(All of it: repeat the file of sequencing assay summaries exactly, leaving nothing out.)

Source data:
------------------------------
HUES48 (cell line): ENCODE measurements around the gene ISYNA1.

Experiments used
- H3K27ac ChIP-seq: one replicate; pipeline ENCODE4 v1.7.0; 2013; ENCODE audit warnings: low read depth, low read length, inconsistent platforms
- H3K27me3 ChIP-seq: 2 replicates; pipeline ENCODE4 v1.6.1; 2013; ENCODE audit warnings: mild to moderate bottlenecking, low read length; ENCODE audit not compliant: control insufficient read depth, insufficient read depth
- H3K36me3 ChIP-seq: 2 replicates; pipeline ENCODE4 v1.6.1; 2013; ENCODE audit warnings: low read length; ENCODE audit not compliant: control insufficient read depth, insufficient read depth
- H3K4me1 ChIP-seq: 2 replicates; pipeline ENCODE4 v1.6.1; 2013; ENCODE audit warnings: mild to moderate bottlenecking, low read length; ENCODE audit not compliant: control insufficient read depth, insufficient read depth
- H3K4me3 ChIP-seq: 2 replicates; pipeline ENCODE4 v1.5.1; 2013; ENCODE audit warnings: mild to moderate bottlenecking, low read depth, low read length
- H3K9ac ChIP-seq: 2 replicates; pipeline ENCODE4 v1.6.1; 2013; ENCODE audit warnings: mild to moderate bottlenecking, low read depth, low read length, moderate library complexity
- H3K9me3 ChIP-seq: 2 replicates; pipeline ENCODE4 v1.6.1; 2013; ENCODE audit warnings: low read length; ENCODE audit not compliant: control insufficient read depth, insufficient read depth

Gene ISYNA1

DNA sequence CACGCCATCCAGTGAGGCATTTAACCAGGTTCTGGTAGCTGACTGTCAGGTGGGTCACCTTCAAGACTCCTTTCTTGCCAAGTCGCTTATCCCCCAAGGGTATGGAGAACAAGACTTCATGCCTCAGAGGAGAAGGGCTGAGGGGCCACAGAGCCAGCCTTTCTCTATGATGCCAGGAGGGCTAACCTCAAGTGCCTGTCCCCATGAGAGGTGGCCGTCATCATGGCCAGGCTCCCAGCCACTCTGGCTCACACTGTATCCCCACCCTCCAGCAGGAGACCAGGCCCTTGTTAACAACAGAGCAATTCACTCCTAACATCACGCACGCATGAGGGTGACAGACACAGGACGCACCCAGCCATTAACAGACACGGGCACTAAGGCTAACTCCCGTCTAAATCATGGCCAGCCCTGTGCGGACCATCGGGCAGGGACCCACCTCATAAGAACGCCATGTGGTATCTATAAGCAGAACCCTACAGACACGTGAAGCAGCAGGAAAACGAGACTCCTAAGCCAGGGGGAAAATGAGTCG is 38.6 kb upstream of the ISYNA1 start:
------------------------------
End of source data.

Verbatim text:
HUES48 (cell line): ENCODE measurements around the gene ISYNA1.

Experiments used
- H3K27ac ChIP-seq: one replicate; pipeline ENCODE4 v1.7.0; 2013; ENCODE audit warnings: low read depth, low read length, inconsistent platforms
- H3K27me3 ChIP-seq: 2 replicates; pipeline ENCODE4 v1.6.1; 2013; ENCODE audit warnings: mild to moderate bottlenecking, low read length; ENCODE audit not compliant: control insufficient read depth, insufficient read depth
- H3K36me3 ChIP-seq: 2 replicates; pipeline ENCODE4 v1.6.1; 2013; ENCODE audit warnings: low read length; ENCODE audit not compliant: control insufficient read depth, insufficient read depth
- H3K4me1 ChIP-seq: 2 replicates; pipeline ENCODE4 v1.6.1; 2013; ENCODE audit warnings: mild to moderate bottlenecking, low read length; ENCODE audit not compliant: control insufficient read depth, insufficient read depth
- H3K4me3 ChIP-seq: 2 replicates; pipeline ENCODE4 v1.5.1; 2013; ENCODE audit warnings: mild to moderate bottlenecking, low read depth, low read length
- H3K9ac ChIP-seq: 2 replicates; pipeline ENCODE4 v1.6.1; 2013; ENCODE audit warnings: mild to moderate bottlenecking, low read depth, low read length, moderate library complexity
- H3K9me3 ChIP-seq: 2 replicates; pipeline ENCODE4 v1.6.1; 2013; ENCODE audit warnings: low read length; ENCODE audit not compliant: control insufficient read depth, insufficient read depth

Gene ISYNA1

DNA sequence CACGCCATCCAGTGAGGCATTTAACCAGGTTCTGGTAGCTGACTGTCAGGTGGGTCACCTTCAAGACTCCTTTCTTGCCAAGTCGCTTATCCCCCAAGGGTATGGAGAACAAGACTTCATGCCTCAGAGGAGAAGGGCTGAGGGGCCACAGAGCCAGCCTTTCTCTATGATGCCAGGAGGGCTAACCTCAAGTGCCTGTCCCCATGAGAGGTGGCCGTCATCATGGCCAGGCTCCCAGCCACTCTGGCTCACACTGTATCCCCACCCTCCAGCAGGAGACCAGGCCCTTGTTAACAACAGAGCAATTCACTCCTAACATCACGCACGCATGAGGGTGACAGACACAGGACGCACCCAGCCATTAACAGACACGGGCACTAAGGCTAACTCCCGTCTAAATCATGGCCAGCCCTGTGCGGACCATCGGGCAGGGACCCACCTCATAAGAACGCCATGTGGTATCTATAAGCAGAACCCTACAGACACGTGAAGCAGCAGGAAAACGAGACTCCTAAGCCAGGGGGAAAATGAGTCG is 38.6 kb upstream of the ISYNA1 start: